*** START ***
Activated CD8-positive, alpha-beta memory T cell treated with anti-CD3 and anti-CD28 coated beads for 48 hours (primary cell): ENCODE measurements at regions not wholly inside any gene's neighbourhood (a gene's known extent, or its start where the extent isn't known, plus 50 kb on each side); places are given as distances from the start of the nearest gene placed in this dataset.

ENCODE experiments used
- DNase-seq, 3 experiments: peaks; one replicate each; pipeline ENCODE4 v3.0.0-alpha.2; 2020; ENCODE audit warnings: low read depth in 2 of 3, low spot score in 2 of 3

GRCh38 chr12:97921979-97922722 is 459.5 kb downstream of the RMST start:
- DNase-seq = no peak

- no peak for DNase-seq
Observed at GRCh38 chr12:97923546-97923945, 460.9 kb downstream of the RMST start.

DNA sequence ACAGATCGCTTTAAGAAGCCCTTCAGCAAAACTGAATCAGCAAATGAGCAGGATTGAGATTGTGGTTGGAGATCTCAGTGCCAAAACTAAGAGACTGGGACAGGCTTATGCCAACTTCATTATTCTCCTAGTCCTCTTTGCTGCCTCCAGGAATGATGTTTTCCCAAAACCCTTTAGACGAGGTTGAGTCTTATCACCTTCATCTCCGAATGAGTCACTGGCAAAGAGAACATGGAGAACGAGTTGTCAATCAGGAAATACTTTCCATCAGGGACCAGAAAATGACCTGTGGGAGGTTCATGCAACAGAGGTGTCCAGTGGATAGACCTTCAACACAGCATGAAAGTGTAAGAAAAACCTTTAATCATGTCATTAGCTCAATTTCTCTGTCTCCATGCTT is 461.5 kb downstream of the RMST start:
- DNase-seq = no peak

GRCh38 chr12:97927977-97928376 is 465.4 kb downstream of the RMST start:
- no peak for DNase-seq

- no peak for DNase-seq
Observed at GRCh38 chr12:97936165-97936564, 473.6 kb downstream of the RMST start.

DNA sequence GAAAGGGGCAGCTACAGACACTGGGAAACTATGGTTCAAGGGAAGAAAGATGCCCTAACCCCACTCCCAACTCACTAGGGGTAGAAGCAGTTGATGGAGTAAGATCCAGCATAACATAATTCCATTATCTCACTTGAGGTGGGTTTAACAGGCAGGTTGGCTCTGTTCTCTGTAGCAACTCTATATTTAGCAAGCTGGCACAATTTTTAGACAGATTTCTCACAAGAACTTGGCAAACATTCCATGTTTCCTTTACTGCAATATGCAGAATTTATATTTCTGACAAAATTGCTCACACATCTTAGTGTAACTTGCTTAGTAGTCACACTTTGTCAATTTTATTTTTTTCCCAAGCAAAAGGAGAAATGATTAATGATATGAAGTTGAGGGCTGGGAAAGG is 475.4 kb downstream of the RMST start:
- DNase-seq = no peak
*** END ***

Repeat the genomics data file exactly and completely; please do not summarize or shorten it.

Activated CD8-positive, alpha-beta memory T cell treated with anti-CD3 and anti-CD28 coated beads for 48 hours (primary cell): ENCODE measurements at regions not wholly inside any gene's neighbourhood (a gene's known extent, or its start where the extent isn't known, plus 50 kb on each side); places are given as distances from the start of the nearest gene placed in this dataset.

ENCODE experiments used
- DNase-seq, 3 experiments: peaks; one replicate each; pipeline ENCODE4 v3.0.0-alpha.2; 2020; ENCODE audit warnings: low read depth in 2 of 3, low spot score in 2 of 3

GRCh38 chr12:97921979-97922722 is 459.5 kb downstream of the RMST start:
- DNase-seq = no peak

- no peak for DNase-seq
Observed at GRCh38 chr12:97923546-97923945, 460.9 kb downstream of the RMST start.

DNA sequence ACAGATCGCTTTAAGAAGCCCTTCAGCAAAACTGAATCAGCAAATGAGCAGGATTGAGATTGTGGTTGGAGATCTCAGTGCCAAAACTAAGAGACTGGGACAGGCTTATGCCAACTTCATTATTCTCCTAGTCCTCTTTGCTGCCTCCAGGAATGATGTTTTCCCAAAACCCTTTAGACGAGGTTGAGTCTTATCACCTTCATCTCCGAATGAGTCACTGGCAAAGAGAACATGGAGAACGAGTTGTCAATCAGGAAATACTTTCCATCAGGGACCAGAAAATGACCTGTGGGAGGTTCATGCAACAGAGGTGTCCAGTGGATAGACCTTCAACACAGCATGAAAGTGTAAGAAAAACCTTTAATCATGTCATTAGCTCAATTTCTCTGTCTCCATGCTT is 461.5 kb downstream of the RMST start:
- DNase-seq = no peak

GRCh38 chr12:97927977-97928376 is 465.4 kb downstream of the RMST start:
- no peak for DNase-seq

- no peak for DNase-seq
Observed at GRCh38 chr12:97936165-97936564, 473.6 kb downstream of the RMST start.

DNA sequence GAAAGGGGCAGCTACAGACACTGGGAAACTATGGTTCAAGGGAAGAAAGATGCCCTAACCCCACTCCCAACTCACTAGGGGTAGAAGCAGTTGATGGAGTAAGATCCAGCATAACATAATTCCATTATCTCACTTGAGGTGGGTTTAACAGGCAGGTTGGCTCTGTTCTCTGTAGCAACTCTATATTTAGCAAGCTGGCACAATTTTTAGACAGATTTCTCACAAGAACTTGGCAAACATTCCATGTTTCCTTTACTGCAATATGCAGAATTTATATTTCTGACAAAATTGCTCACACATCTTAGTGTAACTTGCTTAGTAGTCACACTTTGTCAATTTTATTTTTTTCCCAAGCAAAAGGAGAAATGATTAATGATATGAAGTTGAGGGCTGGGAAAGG is 475.4 kb downstream of the RMST start:
- DNase-seq = no peak